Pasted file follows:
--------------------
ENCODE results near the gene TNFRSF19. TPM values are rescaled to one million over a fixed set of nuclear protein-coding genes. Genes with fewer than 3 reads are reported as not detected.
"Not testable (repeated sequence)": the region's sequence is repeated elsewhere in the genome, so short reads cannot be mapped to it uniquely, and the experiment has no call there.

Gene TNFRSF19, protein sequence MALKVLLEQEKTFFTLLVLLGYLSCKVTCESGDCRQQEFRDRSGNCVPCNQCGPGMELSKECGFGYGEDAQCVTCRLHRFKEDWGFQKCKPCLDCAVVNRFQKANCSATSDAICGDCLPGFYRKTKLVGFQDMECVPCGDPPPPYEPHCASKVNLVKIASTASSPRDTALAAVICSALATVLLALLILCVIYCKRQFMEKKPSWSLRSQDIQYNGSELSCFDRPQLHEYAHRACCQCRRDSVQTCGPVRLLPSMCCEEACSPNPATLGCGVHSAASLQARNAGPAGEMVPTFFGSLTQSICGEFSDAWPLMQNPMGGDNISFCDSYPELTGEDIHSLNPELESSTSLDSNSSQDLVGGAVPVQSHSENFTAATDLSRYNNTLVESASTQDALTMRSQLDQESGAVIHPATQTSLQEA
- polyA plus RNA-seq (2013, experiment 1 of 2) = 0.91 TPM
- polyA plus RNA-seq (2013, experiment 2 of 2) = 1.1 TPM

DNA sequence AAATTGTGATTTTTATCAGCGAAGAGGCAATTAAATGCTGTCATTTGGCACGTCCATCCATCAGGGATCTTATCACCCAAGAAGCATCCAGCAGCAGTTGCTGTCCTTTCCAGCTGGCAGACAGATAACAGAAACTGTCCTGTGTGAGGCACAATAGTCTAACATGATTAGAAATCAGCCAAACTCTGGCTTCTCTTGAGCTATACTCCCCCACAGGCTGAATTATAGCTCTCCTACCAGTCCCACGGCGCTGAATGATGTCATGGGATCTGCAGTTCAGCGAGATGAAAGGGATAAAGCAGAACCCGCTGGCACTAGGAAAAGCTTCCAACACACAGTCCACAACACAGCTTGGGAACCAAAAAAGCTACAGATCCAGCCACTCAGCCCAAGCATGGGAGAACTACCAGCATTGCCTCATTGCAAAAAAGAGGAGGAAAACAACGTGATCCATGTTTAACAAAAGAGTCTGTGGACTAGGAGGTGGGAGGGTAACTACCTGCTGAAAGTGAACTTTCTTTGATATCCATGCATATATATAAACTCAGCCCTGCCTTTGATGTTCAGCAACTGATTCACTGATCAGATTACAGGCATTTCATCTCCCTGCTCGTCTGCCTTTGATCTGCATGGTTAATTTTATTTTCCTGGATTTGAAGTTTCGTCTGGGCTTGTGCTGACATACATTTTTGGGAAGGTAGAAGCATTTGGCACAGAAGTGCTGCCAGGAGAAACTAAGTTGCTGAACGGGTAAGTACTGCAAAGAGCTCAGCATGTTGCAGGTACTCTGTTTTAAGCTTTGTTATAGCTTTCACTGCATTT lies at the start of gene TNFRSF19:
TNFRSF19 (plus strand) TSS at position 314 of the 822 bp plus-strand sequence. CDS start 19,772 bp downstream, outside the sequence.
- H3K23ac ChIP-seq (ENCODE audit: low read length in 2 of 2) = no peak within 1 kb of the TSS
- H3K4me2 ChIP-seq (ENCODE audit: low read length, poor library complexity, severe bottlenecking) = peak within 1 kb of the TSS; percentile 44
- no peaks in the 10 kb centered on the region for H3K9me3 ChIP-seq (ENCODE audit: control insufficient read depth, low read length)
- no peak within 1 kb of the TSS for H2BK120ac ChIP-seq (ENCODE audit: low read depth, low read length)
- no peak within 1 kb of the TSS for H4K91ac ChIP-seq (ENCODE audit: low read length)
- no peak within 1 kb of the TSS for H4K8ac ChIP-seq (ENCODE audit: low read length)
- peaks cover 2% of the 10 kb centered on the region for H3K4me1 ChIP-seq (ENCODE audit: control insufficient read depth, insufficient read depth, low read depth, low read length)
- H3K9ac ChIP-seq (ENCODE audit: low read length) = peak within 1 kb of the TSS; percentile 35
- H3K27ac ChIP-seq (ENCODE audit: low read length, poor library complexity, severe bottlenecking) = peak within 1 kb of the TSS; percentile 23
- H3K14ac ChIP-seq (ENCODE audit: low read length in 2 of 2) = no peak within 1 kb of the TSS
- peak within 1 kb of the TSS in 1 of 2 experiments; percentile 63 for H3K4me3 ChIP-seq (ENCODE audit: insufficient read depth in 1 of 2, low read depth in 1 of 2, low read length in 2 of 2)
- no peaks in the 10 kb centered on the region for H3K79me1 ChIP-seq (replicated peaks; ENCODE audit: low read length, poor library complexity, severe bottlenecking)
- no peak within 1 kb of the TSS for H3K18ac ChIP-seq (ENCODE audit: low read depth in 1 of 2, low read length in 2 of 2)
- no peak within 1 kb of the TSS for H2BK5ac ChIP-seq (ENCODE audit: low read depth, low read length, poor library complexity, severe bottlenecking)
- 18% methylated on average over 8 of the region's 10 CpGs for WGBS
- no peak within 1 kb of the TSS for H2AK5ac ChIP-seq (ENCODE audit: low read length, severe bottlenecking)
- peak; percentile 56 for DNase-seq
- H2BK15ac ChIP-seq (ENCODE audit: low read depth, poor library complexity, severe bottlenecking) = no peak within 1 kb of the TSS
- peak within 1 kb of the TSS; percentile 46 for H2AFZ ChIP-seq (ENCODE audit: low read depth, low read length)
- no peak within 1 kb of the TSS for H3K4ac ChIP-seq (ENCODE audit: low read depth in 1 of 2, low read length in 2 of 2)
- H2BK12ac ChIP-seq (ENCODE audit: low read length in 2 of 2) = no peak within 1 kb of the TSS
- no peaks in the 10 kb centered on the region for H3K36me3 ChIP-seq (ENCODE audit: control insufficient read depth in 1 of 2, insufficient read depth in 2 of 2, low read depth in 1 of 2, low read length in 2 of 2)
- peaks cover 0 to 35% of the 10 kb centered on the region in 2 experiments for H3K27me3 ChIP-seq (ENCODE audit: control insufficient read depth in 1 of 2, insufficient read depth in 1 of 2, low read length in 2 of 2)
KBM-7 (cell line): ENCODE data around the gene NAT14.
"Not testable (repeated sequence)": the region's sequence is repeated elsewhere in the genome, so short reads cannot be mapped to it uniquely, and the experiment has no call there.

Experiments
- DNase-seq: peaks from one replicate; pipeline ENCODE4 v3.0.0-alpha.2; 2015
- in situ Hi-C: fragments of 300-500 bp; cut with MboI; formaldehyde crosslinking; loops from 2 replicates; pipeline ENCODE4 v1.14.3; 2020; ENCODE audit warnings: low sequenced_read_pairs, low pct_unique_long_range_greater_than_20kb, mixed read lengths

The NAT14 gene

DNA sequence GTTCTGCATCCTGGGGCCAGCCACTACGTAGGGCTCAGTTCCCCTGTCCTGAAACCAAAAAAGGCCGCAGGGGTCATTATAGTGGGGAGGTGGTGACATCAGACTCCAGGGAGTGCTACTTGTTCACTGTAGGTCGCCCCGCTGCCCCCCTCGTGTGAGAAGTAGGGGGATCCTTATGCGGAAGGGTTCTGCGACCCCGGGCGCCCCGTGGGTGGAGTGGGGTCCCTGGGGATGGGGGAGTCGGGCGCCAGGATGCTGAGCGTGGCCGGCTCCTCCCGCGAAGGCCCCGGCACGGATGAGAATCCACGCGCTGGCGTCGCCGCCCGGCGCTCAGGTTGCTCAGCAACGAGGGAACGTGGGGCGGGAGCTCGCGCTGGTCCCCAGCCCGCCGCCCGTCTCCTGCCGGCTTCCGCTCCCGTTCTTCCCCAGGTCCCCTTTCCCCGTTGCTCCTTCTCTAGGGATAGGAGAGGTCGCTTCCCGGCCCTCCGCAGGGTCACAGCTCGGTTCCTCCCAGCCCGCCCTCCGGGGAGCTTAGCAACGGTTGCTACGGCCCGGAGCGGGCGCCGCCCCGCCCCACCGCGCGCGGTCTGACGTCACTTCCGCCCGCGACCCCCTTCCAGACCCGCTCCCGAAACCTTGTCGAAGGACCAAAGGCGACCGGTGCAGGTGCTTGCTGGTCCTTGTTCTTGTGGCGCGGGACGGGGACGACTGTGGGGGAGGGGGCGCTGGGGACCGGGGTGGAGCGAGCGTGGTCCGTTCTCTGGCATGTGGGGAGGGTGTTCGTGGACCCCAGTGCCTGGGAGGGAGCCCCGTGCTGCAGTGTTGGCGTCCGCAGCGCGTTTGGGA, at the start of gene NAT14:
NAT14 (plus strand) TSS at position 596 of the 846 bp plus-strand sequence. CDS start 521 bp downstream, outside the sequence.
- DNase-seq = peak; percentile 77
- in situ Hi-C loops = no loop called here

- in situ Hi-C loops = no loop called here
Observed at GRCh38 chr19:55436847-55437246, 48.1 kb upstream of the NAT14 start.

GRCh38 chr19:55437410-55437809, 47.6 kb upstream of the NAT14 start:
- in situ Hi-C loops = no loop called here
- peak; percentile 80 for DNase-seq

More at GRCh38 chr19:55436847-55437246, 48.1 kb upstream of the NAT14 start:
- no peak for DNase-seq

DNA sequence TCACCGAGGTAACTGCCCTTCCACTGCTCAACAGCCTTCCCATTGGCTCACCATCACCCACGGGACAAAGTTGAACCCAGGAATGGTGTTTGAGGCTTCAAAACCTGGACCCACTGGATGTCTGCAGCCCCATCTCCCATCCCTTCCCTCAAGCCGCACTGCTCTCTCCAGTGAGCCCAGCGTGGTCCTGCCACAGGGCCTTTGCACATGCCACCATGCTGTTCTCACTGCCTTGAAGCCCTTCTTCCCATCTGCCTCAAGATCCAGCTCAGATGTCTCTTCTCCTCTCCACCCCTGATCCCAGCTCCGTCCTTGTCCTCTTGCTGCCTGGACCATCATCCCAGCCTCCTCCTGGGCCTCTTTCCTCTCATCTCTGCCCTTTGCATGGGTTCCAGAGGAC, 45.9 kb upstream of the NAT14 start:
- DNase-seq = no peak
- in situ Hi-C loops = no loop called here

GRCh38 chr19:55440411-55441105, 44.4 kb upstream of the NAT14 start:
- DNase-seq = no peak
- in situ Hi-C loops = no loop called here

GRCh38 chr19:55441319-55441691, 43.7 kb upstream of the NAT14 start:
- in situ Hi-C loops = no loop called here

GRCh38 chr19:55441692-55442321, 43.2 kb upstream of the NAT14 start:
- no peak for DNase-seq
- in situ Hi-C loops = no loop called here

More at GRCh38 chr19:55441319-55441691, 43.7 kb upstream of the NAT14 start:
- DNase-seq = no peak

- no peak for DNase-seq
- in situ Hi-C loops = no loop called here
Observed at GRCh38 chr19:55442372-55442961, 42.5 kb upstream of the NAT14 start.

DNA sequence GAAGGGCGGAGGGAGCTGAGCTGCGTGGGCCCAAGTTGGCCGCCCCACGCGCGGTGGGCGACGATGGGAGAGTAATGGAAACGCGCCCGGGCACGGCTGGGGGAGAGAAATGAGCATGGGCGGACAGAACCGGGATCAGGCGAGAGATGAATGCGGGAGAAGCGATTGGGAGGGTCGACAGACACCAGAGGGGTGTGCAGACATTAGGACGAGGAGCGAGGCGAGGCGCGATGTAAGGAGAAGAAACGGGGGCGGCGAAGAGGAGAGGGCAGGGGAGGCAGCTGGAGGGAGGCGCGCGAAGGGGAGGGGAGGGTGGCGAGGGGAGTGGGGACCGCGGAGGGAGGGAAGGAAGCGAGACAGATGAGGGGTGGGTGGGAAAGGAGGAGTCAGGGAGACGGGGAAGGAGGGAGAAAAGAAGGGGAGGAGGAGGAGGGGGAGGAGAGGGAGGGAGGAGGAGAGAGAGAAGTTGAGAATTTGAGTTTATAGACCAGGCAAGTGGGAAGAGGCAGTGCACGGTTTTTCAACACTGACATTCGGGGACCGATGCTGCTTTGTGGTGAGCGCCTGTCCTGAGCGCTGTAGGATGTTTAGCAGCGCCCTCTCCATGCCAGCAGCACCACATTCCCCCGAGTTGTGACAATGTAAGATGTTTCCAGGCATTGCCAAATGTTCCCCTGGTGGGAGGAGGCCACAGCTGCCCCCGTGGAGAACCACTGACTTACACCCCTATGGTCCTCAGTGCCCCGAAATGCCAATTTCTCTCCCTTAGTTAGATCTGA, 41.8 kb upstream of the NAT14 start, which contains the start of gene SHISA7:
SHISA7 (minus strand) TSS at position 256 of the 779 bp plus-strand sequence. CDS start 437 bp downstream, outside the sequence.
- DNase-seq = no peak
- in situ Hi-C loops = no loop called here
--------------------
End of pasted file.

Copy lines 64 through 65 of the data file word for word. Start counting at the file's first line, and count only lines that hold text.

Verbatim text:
DNA sequence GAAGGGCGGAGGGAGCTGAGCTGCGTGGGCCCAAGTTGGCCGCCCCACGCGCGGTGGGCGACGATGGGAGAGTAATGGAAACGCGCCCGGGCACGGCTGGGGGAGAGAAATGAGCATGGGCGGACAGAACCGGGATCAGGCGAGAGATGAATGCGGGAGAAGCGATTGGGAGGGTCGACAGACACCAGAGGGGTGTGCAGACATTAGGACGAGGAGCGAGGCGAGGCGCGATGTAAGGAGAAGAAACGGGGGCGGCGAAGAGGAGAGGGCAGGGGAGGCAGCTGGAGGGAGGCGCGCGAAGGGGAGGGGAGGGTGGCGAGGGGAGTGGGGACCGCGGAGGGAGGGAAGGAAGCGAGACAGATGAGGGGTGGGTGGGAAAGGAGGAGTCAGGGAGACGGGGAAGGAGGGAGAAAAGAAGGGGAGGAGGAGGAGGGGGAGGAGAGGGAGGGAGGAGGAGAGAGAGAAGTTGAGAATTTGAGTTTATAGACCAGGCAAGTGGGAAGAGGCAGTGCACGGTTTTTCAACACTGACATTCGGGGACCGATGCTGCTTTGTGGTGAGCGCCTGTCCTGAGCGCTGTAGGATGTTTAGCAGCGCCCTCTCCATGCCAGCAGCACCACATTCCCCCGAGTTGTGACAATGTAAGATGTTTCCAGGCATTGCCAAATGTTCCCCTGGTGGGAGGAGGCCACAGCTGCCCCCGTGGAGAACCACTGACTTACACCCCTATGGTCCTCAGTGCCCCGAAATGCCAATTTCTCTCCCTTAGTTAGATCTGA, 41.8 kb upstream of the NAT14 start, which contains the start of gene SHISA7:
SHISA7 (minus strand) TSS at position 256 of the 779 bp plus-strand sequence. CDS start 437 bp downstream, outside the sequence.